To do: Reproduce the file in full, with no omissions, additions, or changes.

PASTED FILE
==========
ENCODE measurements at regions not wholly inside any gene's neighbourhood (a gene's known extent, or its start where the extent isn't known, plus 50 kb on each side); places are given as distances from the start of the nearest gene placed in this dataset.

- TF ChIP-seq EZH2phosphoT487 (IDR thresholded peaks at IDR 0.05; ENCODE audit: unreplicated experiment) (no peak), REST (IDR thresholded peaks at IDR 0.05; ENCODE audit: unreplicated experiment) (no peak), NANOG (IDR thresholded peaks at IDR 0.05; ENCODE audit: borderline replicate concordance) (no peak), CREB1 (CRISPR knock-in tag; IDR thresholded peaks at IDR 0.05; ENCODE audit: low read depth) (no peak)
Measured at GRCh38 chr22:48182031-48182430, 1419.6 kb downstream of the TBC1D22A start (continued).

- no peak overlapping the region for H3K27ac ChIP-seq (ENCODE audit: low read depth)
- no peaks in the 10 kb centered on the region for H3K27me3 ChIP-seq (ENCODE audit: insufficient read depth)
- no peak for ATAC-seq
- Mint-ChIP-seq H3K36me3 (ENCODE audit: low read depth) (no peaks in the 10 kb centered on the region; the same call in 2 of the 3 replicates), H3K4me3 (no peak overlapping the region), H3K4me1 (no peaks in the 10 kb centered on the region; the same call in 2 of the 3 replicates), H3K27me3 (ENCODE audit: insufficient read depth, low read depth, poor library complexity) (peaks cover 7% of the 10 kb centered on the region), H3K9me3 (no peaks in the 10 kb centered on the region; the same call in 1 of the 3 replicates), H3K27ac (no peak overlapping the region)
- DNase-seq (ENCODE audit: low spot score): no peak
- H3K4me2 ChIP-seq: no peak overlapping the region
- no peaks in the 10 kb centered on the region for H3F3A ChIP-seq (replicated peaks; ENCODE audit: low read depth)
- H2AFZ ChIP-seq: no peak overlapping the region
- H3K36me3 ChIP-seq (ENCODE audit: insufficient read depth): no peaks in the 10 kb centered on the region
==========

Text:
ENCODE measurements at regions not wholly inside any gene's neighbourhood (a gene's known extent, or its start where the extent isn't known, plus 50 kb on each side); places are given as distances from the start of the nearest gene placed in this dataset.

- TF ChIP-seq EZH2phosphoT487 (IDR thresholded peaks at IDR 0.05; ENCODE audit: unreplicated experiment) (no peak), REST (IDR thresholded peaks at IDR 0.05; ENCODE audit: unreplicated experiment) (no peak), NANOG (IDR thresholded peaks at IDR 0.05; ENCODE audit: borderline replicate concordance) (no peak), CREB1 (CRISPR knock-in tag; IDR thresholded peaks at IDR 0.05; ENCODE audit: low read depth) (no peak)
Measured at GRCh38 chr22:48182031-48182430, 1419.6 kb downstream of the TBC1D22A start (continued).

- no peak overlapping the region for H3K27ac ChIP-seq (ENCODE audit: low read depth)
- no peaks in the 10 kb centered on the region for H3K27me3 ChIP-seq (ENCODE audit: insufficient read depth)
- no peak for ATAC-seq
- Mint-ChIP-seq H3K36me3 (ENCODE audit: low read depth) (no peaks in the 10 kb centered on the region; the same call in 2 of the 3 replicates), H3K4me3 (no peak overlapping the region), H3K4me1 (no peaks in the 10 kb centered on the region; the same call in 2 of the 3 replicates), H3K27me3 (ENCODE audit: insufficient read depth, low read depth, poor library complexity) (peaks cover 7% of the 10 kb centered on the region), H3K9me3 (no peaks in the 10 kb centered on the region; the same call in 1 of the 3 replicates), H3K27ac (no peak overlapping the region)
- DNase-seq (ENCODE audit: low spot score): no peak
- H3K4me2 ChIP-seq: no peak overlapping the region
- no peaks in the 10 kb centered on the region for H3F3A ChIP-seq (replicated peaks; ENCODE audit: low read depth)
- H2AFZ ChIP-seq: no peak overlapping the region
- H3K36me3 ChIP-seq (ENCODE audit: insufficient read depth): no peaks in the 10 kb centered on the region